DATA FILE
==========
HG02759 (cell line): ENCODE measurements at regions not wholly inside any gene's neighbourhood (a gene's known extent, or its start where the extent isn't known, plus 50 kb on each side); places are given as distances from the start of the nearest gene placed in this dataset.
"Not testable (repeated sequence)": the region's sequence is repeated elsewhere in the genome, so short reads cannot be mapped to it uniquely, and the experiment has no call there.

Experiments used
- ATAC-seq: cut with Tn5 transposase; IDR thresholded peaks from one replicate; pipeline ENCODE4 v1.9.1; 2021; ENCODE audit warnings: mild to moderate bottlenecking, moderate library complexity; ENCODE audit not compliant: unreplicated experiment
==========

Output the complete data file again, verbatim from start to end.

HG02759 (cell line): ENCODE measurements at regions not wholly inside any gene's neighbourhood (a gene's known extent, or its start where the extent isn't known, plus 50 kb on each side); places are given as distances from the start of the nearest gene placed in this dataset.
"Not testable (repeated sequence)": the region's sequence is repeated elsewhere in the genome, so short reads cannot be mapped to it uniquely, and the experiment has no call there.

Experiments used
- ATAC-seq: cut with Tn5 transposase; IDR thresholded peaks from one replicate; pipeline ENCODE4 v1.9.1; 2021; ENCODE audit warnings: mild to moderate bottlenecking, moderate library complexity; ENCODE audit not compliant: unreplicated experiment